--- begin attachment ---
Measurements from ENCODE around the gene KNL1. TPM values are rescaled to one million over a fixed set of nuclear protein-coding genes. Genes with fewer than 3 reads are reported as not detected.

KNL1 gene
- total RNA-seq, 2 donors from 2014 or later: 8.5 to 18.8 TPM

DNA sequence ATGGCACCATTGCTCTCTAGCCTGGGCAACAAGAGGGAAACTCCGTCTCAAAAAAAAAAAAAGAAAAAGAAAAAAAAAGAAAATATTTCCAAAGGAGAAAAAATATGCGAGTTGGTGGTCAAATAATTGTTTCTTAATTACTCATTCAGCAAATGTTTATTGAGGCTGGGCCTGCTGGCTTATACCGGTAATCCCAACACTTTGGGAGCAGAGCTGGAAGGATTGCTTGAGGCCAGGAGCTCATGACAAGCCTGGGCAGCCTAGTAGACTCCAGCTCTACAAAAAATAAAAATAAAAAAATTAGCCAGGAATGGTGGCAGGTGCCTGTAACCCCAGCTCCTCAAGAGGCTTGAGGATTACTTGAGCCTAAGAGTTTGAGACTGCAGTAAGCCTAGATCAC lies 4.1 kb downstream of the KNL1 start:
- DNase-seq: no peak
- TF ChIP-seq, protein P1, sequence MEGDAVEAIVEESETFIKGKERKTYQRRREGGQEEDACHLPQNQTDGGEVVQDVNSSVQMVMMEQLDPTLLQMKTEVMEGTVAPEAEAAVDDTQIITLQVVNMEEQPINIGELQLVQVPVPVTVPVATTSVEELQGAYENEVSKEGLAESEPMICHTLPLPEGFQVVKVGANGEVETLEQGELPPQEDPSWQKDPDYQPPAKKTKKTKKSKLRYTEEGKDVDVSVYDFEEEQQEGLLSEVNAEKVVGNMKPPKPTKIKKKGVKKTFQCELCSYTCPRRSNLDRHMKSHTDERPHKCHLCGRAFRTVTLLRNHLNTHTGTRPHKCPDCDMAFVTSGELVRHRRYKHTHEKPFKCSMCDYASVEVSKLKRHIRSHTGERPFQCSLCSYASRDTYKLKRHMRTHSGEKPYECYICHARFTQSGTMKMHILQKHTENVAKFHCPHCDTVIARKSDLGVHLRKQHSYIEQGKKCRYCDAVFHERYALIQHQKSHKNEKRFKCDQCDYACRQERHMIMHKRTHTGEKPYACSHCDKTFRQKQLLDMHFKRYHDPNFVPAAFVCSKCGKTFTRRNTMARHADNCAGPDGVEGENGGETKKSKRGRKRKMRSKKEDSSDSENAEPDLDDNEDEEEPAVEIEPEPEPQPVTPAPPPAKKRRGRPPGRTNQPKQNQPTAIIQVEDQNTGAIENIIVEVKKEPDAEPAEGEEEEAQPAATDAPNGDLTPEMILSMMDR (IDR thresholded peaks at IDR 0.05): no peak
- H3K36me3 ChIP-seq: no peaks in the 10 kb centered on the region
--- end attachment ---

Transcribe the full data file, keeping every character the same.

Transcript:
Measurements from ENCODE around the gene KNL1. TPM values are rescaled to one million over a fixed set of nuclear protein-coding genes. Genes with fewer than 3 reads are reported as not detected.

KNL1 gene
- total RNA-seq, 2 donors from 2014 or later: 8.5 to 18.8 TPM

DNA sequence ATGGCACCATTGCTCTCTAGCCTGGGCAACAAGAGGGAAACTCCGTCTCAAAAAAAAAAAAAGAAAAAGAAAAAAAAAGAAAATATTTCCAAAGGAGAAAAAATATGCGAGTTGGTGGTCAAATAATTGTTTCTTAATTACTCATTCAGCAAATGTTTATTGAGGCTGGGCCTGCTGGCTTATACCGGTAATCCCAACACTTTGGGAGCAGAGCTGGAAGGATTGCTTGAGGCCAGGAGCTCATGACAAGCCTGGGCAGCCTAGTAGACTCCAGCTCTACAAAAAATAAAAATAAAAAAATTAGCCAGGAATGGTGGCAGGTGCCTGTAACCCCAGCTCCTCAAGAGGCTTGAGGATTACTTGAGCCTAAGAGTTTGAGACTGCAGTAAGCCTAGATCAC lies 4.1 kb downstream of the KNL1 start:
- DNase-seq: no peak
- TF ChIP-seq, protein P1, sequence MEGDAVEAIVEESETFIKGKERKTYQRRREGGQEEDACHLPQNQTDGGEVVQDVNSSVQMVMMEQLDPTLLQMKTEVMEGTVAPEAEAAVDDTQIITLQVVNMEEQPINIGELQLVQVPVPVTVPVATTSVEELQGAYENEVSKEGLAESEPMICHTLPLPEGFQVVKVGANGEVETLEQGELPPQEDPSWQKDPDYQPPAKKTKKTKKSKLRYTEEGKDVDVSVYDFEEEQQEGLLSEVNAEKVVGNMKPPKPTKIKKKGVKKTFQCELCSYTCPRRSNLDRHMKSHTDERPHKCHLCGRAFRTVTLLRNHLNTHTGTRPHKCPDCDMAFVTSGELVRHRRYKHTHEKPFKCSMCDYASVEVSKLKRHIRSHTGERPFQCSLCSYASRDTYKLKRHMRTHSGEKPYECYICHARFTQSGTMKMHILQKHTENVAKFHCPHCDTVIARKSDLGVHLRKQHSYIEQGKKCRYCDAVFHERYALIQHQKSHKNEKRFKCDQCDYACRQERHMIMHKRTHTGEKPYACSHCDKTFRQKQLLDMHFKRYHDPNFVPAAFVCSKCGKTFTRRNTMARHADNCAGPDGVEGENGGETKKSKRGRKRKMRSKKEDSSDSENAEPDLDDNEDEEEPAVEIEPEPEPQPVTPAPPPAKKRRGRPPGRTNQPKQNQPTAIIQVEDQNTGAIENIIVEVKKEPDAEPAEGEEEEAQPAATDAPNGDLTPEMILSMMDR (IDR thresholded peaks at IDR 0.05): no peak
- H3K36me3 ChIP-seq: no peaks in the 10 kb centered on the region